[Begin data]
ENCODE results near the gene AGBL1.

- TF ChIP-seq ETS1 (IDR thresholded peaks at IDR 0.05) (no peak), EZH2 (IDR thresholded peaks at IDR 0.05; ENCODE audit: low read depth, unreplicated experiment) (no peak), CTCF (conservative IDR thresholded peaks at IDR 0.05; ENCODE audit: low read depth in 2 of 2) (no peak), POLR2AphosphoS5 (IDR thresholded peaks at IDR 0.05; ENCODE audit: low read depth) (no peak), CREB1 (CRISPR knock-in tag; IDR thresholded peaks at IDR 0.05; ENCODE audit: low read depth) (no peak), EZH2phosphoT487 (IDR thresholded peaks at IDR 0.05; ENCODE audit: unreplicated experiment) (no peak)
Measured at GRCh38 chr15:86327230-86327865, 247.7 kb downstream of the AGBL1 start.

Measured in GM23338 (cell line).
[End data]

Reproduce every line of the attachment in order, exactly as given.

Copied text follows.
ENCODE results near the gene AGBL1.

- TF ChIP-seq ETS1 (IDR thresholded peaks at IDR 0.05) (no peak), EZH2 (IDR thresholded peaks at IDR 0.05; ENCODE audit: low read depth, unreplicated experiment) (no peak), CTCF (conservative IDR thresholded peaks at IDR 0.05; ENCODE audit: low read depth in 2 of 2) (no peak), POLR2AphosphoS5 (IDR thresholded peaks at IDR 0.05; ENCODE audit: low read depth) (no peak), CREB1 (CRISPR knock-in tag; IDR thresholded peaks at IDR 0.05; ENCODE audit: low read depth) (no peak), EZH2phosphoT487 (IDR thresholded peaks at IDR 0.05; ENCODE audit: unreplicated experiment) (no peak)
Measured at GRCh38 chr15:86327230-86327865, 247.7 kb downstream of the AGBL1 start.

Measured in GM23338 (cell line).